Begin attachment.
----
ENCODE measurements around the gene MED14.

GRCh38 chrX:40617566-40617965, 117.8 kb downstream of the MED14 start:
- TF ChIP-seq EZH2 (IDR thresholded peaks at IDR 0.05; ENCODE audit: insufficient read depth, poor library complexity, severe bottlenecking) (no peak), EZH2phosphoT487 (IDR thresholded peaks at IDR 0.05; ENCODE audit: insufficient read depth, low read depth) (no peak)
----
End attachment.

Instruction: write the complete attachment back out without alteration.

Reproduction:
ENCODE measurements around the gene MED14.

GRCh38 chrX:40617566-40617965, 117.8 kb downstream of the MED14 start:
- TF ChIP-seq EZH2 (IDR thresholded peaks at IDR 0.05; ENCODE audit: insufficient read depth, poor library complexity, severe bottlenecking) (no peak), EZH2phosphoT487 (IDR thresholded peaks at IDR 0.05; ENCODE audit: insufficient read depth, low read depth) (no peak)